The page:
It’s a lot more difficult to sympathize with owners who don’t put their bodies on the line to produce the entertainment value of the NFL than it is with a running back who often suffers from a lifetime of chronic pain that cannot be resolved with NFL pension payments or the money left over from their professional careers.

Morris’ lifetime earnings, after accounting for taxation and agent fees, would be about $4.3 million. For a back like Morris, his post-retirement career prospects are extremely limited because he spent his life — including in college — maximizing his potential as a running back, meaning his post-NFL career earnings are likely limited.

If he earns $40,000 a year and earns the same inflation-adjusted salary for the next 20 years before chronic pain forces him to retire early, he would earn about twice as much as the average worker earning $40,000 a year for 40 years with inflation adjustments.

Many Americans deal with chronic pain and disability that they are forced to work through in addition to seeing their wages stagnate. Still, it does mean that someone like Morris isn’t as well-positioned as many people think after retirement.

He has other advantages, like the ability to put more money into savings or retirement plans, as well as an NFL pension. However, he will still deal with the threat of CTE and the non-CTE-related mental health effects of post-NFL life that can be extraordinarily damaging.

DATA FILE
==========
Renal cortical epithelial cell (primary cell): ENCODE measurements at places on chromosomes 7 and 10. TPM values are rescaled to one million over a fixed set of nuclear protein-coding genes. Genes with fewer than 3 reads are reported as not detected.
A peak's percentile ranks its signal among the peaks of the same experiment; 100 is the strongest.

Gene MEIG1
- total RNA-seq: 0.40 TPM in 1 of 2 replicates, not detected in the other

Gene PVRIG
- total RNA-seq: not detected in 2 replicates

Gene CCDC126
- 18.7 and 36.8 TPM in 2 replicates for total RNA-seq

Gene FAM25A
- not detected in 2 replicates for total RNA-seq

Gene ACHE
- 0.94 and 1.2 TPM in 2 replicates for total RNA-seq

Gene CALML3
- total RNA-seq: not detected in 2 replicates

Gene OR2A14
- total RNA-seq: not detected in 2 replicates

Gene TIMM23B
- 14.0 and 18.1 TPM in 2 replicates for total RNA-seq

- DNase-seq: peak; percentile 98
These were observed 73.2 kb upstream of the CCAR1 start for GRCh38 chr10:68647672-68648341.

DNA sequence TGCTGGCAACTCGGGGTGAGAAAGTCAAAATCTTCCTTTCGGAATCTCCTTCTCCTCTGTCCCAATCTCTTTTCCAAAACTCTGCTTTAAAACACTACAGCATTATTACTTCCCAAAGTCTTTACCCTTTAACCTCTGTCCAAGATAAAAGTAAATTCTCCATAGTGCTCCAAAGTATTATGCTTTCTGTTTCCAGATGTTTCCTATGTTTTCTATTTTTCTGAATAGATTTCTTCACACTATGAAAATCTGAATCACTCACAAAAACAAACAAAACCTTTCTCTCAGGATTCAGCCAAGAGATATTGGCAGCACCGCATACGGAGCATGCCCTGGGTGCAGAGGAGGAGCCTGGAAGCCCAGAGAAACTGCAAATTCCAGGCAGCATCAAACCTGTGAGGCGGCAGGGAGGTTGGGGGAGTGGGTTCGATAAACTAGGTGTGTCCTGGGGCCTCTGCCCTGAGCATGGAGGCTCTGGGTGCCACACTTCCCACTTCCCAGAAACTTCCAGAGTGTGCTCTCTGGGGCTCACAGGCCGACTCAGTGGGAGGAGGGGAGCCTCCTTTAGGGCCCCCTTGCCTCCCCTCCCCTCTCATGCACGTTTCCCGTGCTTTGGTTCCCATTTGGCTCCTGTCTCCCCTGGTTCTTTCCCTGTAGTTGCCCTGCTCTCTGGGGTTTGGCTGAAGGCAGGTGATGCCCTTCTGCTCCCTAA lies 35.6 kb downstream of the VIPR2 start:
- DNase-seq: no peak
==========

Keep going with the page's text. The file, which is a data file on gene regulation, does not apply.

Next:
Running backs like Barkley and Jacobs put value on the field. They take on sacrifices to help produce wins. It may be the case that they do not produce substantially more wins than a replacement or a high-level receiver, but they take on a bigger cost than those higher-value players.

The market logic is simple and is playing out exactly like one would expect. Supply is high, and demand is relatively low. The negotiating dynamics reward projected future production and do not reward past production or provide any compensation for the physical toll.

The Running Back Problem Is Inescapable

Running backs have specialized in their position, and it would be asking too much to ask them to switch positions in order to maintain their longevity. And even for the few — if any — running backs who could become receivers, there would simply be a new class of running backs who take on the same role and wear.

There have been some discussions of running backs “forming their own labor union” separate from the NFLPA, which would likely not do much to change those dynamics. Even if running backs could prevent anyone from scabbing at the position — a more replaceable role than other positions — success in the board room might mean higher salaries for rookie backs or allocated to the position.